For almost 100 years, land along Pigeon Creek below Maryland Street was the site for recreation and entertainment for Evansville. Over time, the site served as a resort, amusement park, exposition center, picnic ground, civil war hospital and training camp, theater, and meeting place. Best remembered as Cook’s Park, the area also was known as the Salt Well, Pigeon Springs, Camp Scott, Convalescent Hospital No. 2, Crescent Springs, and Exposition Park and Pleasure Park.
All of this activity was the result of a saltwater well drilled in 1824. The resulting water was useless for making salt, but people began to come to the well for its perceived medicinal properties.
In 1842, Nathan Rowley and Thomas Gifford opened the Pigeon Springs resort. A hotel and baths were constructed in a park-like setting along the creek. Over time the resort was enlarged to include entertainment and became the picnic ground for Evansville.
Fourth of July fireworks, political rallies, and extravaganzas such as balloon ascensions were held at the park. The popularity of the site increased after William Heilman constructed a trolley line to the park entrance. The golden age of the location came in 1890, when F.W. Cook (Cook’s Brewery) acquired the property. The resulting makeover made Cook’s Park the place to go.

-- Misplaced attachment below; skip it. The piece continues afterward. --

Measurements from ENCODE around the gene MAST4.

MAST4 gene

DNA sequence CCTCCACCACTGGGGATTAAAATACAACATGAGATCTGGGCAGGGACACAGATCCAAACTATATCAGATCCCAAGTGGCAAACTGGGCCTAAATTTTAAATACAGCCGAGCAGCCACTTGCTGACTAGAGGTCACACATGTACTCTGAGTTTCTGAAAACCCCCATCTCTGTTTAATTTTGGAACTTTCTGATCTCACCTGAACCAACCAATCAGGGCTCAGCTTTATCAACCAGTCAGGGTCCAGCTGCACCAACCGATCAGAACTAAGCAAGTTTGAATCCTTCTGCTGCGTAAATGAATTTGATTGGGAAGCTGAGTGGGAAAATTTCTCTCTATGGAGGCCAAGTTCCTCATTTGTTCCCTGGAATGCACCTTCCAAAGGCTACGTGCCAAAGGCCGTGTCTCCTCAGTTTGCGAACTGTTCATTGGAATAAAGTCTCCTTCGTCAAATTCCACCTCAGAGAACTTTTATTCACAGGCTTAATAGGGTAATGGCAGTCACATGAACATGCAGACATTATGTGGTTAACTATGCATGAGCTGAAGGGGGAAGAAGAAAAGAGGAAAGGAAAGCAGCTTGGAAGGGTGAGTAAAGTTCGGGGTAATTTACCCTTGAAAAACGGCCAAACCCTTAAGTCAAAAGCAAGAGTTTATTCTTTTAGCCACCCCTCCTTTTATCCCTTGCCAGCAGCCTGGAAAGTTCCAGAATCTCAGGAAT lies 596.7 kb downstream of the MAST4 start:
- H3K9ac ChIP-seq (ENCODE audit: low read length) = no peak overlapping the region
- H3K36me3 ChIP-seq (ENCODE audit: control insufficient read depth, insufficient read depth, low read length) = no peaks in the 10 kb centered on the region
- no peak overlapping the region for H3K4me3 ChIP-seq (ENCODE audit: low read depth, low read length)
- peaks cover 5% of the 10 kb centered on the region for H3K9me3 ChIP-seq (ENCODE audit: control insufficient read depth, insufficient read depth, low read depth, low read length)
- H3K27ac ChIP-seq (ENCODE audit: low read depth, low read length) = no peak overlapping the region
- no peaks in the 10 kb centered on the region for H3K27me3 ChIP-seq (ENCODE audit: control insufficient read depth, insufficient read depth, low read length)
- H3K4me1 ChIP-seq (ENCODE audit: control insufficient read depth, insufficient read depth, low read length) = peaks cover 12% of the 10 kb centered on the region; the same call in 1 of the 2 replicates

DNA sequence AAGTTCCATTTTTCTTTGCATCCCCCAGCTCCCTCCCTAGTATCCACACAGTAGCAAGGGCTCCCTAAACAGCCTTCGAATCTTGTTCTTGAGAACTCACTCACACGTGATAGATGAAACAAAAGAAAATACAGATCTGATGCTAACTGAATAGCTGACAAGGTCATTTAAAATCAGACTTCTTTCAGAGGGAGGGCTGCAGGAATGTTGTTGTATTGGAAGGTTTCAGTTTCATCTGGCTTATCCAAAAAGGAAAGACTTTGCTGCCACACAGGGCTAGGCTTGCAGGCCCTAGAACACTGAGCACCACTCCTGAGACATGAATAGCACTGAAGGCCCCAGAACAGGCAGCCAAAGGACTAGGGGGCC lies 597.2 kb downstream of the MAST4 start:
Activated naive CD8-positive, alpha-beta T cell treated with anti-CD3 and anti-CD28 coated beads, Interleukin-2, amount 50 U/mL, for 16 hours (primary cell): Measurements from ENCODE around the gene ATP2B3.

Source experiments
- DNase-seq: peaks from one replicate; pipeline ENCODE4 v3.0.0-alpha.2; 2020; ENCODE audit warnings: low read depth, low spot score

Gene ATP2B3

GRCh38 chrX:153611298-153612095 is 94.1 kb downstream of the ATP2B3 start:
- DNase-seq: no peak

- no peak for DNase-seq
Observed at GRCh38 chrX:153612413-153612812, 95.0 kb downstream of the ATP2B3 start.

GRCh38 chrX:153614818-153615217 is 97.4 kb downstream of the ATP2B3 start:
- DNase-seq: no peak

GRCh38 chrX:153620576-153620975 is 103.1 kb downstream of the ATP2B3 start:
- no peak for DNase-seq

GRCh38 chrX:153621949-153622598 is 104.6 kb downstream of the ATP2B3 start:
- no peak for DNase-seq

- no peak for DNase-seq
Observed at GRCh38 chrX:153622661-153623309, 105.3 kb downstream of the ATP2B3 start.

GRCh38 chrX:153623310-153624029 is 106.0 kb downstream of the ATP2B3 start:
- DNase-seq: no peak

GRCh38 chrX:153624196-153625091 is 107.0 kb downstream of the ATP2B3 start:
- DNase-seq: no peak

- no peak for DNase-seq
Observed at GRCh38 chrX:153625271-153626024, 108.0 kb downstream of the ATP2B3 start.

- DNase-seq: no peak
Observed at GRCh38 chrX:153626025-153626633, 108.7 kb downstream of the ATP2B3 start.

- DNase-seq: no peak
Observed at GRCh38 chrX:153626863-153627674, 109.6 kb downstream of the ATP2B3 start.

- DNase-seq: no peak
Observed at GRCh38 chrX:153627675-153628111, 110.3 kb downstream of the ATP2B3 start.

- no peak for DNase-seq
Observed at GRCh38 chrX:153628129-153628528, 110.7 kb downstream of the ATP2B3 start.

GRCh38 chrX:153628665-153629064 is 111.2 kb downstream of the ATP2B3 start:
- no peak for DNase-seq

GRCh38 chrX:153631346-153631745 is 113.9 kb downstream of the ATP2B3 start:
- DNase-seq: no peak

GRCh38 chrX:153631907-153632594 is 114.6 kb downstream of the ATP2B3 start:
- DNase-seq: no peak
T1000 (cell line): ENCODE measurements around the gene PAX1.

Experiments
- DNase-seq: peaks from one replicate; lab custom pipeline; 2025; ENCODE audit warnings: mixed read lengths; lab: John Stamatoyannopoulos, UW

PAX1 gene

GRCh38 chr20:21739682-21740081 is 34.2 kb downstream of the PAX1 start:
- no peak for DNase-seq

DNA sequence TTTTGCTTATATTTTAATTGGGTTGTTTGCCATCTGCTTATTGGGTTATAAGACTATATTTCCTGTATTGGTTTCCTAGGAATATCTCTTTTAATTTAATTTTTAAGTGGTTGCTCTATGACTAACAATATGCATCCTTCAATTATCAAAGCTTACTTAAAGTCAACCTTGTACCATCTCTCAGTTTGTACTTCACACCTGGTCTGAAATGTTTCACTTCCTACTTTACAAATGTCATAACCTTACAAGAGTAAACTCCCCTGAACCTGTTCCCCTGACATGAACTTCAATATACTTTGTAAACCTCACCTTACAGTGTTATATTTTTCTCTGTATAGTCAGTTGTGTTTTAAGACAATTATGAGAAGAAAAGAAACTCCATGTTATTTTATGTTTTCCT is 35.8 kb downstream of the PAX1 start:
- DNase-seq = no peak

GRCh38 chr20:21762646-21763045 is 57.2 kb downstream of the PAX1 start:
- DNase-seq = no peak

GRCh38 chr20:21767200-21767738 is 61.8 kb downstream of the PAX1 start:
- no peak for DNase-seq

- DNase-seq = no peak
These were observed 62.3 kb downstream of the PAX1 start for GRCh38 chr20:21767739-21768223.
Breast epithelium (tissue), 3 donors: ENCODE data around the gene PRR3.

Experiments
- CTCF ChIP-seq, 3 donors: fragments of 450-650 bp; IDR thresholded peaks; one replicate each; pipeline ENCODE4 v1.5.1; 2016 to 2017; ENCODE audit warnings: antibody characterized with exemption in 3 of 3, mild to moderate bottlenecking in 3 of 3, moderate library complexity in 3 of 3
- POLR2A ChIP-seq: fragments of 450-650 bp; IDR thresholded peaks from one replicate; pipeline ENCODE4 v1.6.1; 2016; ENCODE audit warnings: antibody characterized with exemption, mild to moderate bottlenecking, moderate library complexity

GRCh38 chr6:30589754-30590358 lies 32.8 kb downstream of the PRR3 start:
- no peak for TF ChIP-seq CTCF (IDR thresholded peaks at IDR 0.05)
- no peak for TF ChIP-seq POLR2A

With the construction of newer parks, pollution in Pigeon Creek, and finally prohibition, the park declined. In 1919, Mayor Benjamin Bosse bought the property as a site for expositions to promote Evansville. As Exposition Park and Pleasure Park, the area became a true amusement park. Additional rides, such as a carousel and a Ferris wheel, were brought to the site. As Pleasure Park, the area seemed to have found its niche.
In 1925, more than 300,000 people visited the park. But within five years, the site was closed, a victim of the Depression. In 1931, the rides were moved to Mesker Park. After the buildings were razed, the city bought the property for a future park. Interest was briefly revived when the city, with Public Works Administration funds, proposed the construction of a large pool complex. In 1942, the wartime housing shortage saw the site being used as a trailer park for defense workers.
After the war, the terrain of the area was changed and the Wallace Field was built. Today, the Nut Club Park and Pigeon Creek Greenway occupy the area that was once Evansville’s Pigeon Creek Coney Island.